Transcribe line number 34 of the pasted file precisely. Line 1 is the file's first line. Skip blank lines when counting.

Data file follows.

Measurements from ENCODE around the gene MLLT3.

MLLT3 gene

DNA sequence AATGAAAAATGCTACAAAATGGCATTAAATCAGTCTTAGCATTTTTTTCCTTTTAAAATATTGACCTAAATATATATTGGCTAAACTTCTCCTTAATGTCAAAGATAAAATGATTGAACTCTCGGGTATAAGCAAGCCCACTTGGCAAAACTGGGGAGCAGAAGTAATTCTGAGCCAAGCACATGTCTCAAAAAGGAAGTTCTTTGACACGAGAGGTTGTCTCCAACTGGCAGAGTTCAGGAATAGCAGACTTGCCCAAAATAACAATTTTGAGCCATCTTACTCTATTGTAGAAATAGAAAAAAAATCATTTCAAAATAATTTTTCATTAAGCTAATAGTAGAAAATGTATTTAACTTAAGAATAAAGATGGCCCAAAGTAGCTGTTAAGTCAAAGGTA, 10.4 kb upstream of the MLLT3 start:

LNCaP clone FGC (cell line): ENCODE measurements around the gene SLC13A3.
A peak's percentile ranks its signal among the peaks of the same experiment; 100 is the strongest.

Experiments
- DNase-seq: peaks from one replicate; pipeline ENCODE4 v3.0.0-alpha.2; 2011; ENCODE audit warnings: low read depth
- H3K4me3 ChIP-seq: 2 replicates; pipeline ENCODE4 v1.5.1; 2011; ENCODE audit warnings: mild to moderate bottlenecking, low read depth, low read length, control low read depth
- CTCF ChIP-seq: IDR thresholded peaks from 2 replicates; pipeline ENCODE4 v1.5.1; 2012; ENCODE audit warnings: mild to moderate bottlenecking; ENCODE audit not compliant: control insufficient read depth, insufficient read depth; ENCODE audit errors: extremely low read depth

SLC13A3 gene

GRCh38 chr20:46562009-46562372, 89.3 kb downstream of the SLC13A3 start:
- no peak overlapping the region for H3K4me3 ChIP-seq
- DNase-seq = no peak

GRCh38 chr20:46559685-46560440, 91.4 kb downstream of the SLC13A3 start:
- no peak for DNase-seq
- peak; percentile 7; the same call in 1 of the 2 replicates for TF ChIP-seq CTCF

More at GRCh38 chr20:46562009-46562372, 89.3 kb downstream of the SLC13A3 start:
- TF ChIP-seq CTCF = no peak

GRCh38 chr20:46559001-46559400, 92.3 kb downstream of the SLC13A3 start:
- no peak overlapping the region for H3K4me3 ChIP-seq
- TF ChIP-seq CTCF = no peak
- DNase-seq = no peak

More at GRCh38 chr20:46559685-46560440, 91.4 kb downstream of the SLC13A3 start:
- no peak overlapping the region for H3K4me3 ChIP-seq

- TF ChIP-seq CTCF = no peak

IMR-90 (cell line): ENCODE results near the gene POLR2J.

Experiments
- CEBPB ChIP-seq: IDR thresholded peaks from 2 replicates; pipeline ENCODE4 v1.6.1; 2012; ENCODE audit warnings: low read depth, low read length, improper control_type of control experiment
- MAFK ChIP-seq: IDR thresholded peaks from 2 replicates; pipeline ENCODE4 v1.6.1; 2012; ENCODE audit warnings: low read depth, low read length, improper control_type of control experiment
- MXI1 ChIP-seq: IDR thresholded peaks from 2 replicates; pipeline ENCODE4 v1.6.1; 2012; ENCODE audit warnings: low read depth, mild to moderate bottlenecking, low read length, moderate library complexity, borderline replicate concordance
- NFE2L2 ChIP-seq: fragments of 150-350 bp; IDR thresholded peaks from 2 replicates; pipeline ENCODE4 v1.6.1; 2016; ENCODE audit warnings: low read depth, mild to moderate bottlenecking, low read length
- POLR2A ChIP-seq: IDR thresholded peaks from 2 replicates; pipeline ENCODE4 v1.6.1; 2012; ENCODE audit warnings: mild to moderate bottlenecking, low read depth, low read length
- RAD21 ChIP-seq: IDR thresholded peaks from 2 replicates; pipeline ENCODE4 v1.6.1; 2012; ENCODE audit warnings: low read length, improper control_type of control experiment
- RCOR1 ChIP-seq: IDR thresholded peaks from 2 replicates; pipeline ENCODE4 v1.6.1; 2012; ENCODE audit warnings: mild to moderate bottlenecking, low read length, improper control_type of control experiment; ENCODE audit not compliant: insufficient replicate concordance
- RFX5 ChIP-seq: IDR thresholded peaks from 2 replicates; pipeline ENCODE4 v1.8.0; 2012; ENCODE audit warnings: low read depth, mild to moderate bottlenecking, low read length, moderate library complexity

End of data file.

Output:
- RCOR1 ChIP-seq: IDR thresholded peaks from 2 replicates; pipeline ENCODE4 v1.6.1; 2012; ENCODE audit warnings: mild to moderate bottlenecking, low read length, improper control_type of control experiment; ENCODE audit not compliant: insufficient replicate concordance